Breuer took several of his Cambridge cohorts to New York in the spring of 1946, opening a practice there on 438 East Eighty-Eighth Street. The subsequent phase of work in the late 1940s marked the pinnacle of Breuer's domestic architectural production. Working from his fundamental conception of the bi-nuclear arrangement of living areas, Breuer progressively refined his design vocabulary into a popular signature style. Stand-out designs of this period include the Geller House I (1945), Robinson House (1948) and Thompson House (1949), as well and the House in the Museum Garden, constructed for a 1949 MoMA exhibition on the modern house.

The 1950s saw the exponential growth of Breuer's creative prospects and subsequent emergence internationally as a seminal figure of modern design (one of the canonical form-givers of the twentieth century, as dubbed in a 1956 Time magazine piece). In an astonishing creative outburst, encompassing roughly the ten year span from 1953-1963, Breuer saw the realization of the half-dozen or so masterworks most definitive of his major phase: the UNESCO headquarters in Paris (1953), Saint John's Abbey Church in Minnesota (1953-1958), the De Bijenkorf Department Store in Rotterdam (1953), the United States Embassy at the Hague (1956), the IBM Research Center in La Gaude, France (1960), and the Whitney Museum of American Art in New York (1963). Breuer's work during this period was largely defined by the transition from small-form, residential projects in wood and stone, to monumental sculptural forms rendered in patterned concrete and steel.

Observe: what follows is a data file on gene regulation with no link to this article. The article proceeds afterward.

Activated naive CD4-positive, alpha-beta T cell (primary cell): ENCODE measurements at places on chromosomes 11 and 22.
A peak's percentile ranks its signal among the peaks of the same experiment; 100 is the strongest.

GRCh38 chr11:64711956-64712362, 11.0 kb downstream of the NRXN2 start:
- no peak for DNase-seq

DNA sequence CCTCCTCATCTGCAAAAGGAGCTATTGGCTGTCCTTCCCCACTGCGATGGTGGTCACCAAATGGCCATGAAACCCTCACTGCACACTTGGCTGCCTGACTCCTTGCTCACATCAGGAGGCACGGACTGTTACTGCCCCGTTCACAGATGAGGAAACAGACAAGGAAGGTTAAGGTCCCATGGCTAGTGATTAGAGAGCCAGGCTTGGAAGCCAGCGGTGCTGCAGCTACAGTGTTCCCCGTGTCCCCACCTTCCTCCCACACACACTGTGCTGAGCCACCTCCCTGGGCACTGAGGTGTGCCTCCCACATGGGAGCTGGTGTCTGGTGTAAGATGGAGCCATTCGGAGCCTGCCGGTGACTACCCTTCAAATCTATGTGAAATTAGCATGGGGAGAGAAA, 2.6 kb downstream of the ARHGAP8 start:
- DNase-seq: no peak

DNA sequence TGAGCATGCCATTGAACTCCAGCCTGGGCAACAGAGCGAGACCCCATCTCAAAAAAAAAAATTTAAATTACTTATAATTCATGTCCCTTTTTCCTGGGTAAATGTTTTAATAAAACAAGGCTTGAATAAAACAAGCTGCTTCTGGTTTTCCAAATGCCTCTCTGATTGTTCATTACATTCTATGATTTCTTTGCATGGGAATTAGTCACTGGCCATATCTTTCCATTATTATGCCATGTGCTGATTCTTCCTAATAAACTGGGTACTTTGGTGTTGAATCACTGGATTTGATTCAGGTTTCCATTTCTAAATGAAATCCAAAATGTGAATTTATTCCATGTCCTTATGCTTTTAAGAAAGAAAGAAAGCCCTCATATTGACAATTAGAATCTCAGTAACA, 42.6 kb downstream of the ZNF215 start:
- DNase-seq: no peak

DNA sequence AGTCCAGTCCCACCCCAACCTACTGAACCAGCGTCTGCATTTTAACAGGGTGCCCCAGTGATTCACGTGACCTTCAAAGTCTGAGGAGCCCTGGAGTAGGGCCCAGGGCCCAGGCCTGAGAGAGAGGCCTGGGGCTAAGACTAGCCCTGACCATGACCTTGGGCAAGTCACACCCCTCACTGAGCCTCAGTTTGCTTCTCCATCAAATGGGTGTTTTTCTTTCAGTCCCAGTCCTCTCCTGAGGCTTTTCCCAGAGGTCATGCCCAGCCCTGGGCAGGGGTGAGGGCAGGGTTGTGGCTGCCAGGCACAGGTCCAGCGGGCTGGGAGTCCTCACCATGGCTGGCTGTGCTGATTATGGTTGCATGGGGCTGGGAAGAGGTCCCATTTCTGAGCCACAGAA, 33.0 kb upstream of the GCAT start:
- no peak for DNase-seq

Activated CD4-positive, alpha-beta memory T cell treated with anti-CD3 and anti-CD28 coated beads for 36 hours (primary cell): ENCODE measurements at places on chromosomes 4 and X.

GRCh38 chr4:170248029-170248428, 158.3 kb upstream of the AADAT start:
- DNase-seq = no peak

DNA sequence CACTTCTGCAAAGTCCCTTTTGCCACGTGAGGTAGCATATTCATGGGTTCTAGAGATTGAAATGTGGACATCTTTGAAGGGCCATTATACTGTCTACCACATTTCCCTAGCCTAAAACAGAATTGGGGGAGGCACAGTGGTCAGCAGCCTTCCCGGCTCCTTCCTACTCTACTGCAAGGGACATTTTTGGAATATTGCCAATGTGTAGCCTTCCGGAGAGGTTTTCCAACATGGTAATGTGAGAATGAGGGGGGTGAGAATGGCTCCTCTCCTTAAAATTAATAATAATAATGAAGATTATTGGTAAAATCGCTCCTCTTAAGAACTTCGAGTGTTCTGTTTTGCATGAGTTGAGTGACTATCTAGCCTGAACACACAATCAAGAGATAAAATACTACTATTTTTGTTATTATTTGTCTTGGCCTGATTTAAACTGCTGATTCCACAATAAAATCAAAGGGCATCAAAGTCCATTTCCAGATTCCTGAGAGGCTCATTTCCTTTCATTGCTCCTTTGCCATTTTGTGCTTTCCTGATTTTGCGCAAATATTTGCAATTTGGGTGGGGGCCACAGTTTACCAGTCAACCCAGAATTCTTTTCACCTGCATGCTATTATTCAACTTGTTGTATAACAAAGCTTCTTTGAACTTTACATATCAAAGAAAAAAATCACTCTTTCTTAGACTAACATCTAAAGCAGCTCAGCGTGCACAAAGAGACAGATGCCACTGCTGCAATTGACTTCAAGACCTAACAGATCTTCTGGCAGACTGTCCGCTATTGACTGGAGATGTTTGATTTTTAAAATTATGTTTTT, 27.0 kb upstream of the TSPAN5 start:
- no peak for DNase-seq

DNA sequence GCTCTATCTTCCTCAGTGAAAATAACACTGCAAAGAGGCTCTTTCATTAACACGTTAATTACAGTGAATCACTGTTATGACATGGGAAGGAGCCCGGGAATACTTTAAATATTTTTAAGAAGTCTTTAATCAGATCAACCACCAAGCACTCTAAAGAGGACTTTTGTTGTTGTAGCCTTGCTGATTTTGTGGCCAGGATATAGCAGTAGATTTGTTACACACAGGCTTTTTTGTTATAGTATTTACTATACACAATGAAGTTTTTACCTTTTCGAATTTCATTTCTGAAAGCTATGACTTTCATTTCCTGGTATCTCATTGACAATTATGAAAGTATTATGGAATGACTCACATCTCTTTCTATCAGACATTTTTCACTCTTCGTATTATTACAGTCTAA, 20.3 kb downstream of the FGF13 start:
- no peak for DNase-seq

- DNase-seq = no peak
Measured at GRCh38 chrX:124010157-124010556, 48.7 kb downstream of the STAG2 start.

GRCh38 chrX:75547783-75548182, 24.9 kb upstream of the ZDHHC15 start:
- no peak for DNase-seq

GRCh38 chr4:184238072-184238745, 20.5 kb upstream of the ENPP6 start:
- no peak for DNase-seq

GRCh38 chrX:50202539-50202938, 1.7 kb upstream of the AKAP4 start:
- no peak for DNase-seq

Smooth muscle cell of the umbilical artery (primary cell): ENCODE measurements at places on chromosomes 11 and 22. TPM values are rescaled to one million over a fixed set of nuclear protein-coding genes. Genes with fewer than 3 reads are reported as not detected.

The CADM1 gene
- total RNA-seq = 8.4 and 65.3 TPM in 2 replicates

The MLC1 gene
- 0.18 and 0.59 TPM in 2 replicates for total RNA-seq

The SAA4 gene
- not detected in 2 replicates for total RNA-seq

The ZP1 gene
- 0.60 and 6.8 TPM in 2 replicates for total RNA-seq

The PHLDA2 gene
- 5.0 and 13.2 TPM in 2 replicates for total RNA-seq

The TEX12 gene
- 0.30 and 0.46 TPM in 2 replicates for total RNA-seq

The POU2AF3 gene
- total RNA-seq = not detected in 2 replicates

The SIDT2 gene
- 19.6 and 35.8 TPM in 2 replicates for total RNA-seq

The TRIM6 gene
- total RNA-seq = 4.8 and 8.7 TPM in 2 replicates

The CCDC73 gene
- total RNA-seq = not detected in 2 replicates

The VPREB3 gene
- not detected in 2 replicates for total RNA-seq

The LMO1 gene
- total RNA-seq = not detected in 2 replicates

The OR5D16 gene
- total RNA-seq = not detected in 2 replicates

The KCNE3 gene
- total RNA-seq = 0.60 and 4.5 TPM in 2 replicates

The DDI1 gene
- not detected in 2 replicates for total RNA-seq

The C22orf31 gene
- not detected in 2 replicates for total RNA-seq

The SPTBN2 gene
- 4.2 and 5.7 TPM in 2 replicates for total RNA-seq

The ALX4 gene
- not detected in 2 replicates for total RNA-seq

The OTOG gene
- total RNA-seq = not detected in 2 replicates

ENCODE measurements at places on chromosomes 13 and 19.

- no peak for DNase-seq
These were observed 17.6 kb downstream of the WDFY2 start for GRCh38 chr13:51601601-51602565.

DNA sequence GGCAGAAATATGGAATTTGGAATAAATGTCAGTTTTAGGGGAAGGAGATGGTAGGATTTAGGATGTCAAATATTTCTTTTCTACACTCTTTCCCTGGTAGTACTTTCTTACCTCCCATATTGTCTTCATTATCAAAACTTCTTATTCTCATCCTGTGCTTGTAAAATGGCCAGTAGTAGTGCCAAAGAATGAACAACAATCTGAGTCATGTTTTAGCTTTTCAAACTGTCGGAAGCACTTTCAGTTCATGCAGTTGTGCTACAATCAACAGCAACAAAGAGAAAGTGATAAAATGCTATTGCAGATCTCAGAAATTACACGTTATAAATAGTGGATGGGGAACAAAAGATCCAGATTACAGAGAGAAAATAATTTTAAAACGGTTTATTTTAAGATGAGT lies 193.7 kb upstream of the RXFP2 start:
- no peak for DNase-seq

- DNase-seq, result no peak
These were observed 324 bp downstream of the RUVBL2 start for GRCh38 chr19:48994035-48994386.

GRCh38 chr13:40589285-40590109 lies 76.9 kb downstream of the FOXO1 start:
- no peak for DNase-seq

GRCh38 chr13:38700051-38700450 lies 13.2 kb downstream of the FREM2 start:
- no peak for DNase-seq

In 1956, in order to accommodate the rapid boom in large-project commissions coming into his office, Breuer sought to formalize a partnership agreement with several of the young and talented architects in his employ. Stipulating a formative ten year period under the designation associate, Breuer promised eventual full partnerships to his colleagues. Operating thereafter as Marcel Breuer and Associates, by 1967 Herbert Beckhard, Hamilton Smith and Robert Gatje had all achieved full partner status (former partner Murray Emslie had left the firm in 1965). Later, Tician Papachristou also achieved partner status in the firm.